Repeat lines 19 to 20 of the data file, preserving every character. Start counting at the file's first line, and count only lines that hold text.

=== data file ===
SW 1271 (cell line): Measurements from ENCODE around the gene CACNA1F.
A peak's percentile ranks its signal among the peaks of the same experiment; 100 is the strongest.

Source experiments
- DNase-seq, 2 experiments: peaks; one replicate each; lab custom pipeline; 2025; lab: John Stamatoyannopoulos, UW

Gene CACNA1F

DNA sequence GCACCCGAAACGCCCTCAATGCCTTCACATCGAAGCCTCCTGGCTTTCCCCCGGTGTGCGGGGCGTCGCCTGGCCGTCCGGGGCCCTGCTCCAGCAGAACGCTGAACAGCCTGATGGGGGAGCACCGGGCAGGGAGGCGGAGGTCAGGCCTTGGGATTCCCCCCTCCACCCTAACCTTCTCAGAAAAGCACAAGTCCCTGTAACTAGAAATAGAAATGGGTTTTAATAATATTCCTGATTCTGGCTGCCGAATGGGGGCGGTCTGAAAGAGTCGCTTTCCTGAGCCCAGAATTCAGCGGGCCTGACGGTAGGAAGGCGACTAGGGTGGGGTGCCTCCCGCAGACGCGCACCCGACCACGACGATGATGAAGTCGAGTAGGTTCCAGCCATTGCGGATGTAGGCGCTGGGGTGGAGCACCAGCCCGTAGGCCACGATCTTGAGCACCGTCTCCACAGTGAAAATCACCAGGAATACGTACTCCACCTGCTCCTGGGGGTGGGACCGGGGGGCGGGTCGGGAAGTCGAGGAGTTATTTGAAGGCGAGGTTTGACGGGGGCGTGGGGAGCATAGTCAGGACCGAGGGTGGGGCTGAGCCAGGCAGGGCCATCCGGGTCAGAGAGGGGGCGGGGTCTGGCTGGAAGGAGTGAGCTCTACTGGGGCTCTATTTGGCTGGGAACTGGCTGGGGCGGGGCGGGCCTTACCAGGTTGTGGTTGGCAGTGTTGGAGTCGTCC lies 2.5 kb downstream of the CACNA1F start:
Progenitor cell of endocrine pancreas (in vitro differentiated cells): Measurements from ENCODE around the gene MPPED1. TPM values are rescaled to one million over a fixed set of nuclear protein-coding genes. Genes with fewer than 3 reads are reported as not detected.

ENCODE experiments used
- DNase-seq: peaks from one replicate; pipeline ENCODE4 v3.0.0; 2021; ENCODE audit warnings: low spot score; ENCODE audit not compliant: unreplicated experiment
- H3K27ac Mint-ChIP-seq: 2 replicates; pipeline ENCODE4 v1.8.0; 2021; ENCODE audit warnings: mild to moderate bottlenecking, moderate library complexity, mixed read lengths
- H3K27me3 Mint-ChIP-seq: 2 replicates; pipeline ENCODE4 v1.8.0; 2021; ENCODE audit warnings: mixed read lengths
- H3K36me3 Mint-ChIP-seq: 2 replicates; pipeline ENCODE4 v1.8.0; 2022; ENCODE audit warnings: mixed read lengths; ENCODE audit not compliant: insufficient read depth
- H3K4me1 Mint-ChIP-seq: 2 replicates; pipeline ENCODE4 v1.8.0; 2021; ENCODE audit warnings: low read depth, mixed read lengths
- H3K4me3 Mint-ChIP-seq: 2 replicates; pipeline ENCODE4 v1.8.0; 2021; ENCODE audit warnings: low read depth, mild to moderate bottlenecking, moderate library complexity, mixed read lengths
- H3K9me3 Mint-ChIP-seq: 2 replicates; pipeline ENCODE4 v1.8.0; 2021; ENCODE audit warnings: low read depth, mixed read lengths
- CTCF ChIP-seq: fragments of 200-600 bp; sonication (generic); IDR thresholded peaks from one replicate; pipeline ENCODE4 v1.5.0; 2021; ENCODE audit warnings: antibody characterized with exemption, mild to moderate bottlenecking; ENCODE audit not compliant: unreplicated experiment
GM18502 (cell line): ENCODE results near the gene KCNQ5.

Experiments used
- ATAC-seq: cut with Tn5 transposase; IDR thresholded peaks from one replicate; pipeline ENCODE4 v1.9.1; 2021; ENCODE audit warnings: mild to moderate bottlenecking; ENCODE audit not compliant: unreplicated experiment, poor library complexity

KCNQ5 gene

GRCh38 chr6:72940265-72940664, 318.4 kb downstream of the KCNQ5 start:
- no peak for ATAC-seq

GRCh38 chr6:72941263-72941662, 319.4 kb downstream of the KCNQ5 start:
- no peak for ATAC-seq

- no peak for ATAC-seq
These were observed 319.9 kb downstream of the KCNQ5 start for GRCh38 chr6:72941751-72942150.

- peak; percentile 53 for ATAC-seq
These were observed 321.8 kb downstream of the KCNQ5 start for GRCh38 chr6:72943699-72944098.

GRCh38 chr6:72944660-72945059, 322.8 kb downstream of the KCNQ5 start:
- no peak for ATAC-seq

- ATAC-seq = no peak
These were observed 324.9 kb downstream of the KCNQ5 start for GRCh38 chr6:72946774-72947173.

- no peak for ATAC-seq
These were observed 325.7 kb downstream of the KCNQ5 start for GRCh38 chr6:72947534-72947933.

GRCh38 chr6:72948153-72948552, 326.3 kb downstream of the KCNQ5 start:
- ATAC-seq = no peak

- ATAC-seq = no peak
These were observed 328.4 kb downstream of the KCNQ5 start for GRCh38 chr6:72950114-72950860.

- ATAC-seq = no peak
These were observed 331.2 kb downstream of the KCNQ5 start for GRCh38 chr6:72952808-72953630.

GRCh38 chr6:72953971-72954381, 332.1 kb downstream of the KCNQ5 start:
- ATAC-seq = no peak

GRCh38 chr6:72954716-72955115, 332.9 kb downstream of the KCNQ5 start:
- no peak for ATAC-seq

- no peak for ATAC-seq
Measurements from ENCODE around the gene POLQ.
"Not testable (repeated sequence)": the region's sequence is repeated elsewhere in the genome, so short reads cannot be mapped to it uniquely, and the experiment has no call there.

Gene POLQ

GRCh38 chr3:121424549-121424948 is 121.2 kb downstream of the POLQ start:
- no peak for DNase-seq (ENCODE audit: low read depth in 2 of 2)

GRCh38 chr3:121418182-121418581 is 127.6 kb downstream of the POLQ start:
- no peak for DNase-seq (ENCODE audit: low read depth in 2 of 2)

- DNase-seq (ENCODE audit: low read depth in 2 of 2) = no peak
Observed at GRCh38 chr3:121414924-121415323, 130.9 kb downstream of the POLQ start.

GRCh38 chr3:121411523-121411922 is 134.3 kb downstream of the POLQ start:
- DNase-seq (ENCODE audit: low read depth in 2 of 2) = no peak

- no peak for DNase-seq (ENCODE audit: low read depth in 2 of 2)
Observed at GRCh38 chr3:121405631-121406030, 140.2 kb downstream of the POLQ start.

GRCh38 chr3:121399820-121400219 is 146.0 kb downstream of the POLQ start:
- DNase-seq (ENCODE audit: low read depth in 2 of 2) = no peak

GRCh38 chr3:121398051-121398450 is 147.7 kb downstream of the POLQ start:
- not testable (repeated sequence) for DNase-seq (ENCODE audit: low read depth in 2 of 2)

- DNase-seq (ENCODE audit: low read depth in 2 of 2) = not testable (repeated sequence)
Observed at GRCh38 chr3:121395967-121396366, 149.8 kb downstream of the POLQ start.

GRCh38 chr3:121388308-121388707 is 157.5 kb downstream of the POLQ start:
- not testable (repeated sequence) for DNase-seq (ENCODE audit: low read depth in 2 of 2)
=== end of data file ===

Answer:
- ATAC-seq: cut with Tn5 transposase; IDR thresholded peaks from one replicate; pipeline ENCODE4 v1.9.1; 2021; ENCODE audit warnings: mild to moderate bottlenecking; ENCODE audit not compliant: unreplicated experiment, poor library complexity

KCNQ5 gene